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Friday, April 4, 2008

Think Growth


The name is of little importance. Names such as self-growth, education, keeping up with the Joneses in your job, financially and socially, all center on your own personal growth. It all starts with you.

If you know your situations, understand them and what they mean to you, and you are satisfied and content with them, then you can stop reading here. But if there is a nagging to become better, to achieve more, to gain more for self and for your family, and to calm that inner nagging, then you need to think about personal growth.

Is that inner nagging obscured by too many dinners, too many parties, too much time attending ball games ? On the other side, do you become tired by idleness, and restless, by sitting around twiddling your thumbs while watching television ? Then personal growth may be what you need.So what is personal growth ? Silly question ? Maybe. It is growing self with more knowledge, greater useful activity, and rewarding achievements. One result is greater self-esteem. Another is greater value to others whether it be family, employers, friends, or customers for your business.

As stated earlier, it begins with you.

1. You must consider yourself, and decide whether you need to grow self, and in what areas. Others can suggest areas for improvement, but it is you that must decide which areas you will improve. And do not be fooled about ability. The brain, when you apply it, works well until the day you die.

2. The next step is to determine where you can obtain solid material for growth in the area you have chosen. It may mean returning to school for selected courses or even a degree program. It may mean spending a lot of time in a library. It may mean attending quality seminars given by professional organizations. It can also mean spending time with a recognized expert even if you have to buy him dinner or take him or her to a ball game.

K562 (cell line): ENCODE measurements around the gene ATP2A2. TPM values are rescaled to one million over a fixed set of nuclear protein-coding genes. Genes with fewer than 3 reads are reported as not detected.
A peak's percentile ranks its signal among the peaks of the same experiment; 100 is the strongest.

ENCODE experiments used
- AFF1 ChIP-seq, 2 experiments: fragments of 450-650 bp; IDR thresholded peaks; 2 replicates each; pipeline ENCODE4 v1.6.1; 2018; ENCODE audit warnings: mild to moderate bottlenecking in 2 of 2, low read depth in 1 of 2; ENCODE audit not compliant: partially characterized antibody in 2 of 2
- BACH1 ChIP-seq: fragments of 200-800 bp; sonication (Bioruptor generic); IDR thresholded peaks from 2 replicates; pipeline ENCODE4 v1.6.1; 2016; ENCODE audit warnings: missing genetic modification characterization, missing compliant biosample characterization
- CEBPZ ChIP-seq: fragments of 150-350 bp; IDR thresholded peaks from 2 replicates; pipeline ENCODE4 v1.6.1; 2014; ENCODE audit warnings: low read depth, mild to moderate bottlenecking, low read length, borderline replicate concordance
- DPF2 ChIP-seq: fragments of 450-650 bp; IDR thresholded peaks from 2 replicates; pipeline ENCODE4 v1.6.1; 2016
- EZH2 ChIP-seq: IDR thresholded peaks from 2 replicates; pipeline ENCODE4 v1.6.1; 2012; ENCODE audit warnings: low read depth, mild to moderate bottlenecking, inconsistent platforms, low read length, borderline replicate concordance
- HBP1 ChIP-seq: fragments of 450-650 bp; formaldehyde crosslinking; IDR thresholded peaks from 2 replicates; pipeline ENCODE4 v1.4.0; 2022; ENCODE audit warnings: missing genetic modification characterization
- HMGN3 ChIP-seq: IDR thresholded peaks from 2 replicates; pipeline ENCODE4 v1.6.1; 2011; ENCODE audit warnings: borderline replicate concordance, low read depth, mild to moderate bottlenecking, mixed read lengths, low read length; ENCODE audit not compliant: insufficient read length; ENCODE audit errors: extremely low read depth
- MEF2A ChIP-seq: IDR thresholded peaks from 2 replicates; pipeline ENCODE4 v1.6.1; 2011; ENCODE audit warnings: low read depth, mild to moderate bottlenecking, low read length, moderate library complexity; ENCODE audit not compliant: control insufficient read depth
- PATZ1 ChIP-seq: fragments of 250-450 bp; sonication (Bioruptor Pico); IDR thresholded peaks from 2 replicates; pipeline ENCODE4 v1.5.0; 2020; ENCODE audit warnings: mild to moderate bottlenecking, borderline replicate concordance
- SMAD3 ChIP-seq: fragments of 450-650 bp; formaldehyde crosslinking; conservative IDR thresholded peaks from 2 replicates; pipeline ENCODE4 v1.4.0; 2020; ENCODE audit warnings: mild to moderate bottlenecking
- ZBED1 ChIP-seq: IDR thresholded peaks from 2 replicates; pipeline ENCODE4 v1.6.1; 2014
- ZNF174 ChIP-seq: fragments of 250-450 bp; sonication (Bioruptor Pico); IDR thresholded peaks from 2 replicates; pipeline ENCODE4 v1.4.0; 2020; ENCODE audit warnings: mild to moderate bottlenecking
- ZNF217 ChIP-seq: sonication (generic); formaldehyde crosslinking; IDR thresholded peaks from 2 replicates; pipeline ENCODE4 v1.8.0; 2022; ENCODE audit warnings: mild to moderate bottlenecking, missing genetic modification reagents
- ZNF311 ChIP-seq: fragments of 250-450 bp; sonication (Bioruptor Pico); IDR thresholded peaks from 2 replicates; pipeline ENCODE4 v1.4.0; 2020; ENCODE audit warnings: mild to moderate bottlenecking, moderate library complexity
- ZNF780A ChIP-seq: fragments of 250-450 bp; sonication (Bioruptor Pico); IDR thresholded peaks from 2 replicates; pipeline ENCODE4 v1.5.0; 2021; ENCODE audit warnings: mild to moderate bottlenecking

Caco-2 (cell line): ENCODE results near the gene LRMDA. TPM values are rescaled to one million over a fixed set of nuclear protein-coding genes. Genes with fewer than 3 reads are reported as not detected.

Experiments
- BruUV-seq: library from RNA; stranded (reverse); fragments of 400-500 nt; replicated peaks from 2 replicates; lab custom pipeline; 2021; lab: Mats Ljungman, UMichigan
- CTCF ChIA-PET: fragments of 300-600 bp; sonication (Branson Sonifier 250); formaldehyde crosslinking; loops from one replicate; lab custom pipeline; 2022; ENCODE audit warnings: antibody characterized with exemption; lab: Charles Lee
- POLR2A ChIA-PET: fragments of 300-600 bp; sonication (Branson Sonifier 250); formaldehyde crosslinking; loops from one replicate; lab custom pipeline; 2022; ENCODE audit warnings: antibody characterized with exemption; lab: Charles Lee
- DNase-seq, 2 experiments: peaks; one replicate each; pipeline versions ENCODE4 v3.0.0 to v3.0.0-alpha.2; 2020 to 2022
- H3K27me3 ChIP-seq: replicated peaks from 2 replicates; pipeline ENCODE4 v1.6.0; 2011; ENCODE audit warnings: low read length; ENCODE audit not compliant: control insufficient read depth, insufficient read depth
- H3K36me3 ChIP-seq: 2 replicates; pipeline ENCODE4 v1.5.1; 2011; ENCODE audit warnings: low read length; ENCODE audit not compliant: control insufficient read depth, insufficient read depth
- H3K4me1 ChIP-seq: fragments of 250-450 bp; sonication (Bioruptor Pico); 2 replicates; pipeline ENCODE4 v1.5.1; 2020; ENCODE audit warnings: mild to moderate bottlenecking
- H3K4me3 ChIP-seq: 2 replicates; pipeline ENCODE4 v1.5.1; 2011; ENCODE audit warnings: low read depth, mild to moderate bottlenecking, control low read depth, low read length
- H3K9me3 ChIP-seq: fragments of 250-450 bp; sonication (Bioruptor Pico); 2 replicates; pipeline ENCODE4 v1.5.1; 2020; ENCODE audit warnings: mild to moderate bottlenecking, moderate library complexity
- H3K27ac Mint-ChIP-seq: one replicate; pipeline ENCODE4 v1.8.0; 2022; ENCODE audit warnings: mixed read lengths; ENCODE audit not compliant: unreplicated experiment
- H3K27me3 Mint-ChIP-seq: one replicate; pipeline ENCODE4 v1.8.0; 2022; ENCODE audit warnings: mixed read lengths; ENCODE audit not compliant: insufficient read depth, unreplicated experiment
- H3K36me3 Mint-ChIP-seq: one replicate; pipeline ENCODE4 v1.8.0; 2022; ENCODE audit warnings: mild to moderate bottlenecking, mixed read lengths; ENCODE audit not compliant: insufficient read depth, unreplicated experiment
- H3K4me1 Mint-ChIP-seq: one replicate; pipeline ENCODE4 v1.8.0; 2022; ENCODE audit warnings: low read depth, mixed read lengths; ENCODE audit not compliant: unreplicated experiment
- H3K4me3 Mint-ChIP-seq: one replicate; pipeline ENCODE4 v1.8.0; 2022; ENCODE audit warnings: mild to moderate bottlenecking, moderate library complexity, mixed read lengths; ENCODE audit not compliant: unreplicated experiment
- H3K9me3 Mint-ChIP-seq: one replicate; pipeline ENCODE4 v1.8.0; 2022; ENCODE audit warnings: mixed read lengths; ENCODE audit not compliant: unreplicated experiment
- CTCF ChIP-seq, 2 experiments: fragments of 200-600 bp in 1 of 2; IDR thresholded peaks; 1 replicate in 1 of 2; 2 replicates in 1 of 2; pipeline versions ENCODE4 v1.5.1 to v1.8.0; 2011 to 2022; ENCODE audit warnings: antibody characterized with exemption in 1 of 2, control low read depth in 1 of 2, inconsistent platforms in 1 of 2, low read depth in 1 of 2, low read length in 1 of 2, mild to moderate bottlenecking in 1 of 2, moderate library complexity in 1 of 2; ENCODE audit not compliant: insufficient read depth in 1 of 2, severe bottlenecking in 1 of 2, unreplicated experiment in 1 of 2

3. Once the plan for growth is laid out, then it is time to put it into action. This is when you may be separated from friends while you are growing. At this point there may be a need to spend money, though considerable can be gained with little or no costs through reading quality relevant literature, or attending free seminars. This is the time to stand up for self, and for all those about you who will eventually benefit from your growth even if they do not see it at the moment.

4. As you gain knowledge, and understand it, begin using it. Start by applying it in every area of your life where it is useful. Practice it humbly, that is, without being snooty or with aloof ness. Think about all who are contributing to your growth, and the knowledge gained, and be humble by it.

5. Perhaps about half way through your plan commence looking at possibilities for a promotion, for a better job, or for improved sales in your business. Writers, for example, may be able to apply learning almost immediately.

6. As you complete your growth plan you may realize that you want, and even need, to change careers, or sell the old business and start a new one. Do not, however, allow this activity to cause any slacking off on your growth plan. Finish it.

7. Once you have completed your growth plan then go full tilt at securing a new job, a promotion, performing your present activity better, or whatever you have planned. Do not quit your present income activity until the new one is secured, however.

8. Make no mistake about personal growth. It may require the sweat that goes with the labor of getting it done.

All successful activity and efforts requires persistent effort until it is completed. That is true for personal growth also. Lax effort may yield some gain, but it will not yield the full potential. Only full application of what you have learned through patient persistence, and the sweat of the labors involved will be rewarding.

Remember that anyone can grow. Age is not a factor in mental acquisition of knowledge and learning, or its use.

1 comments:

Gary Evans said...

Great post, Meredith!

I love the practical eight step plan you've laid out so clearly.

Keep up the great work.
Gary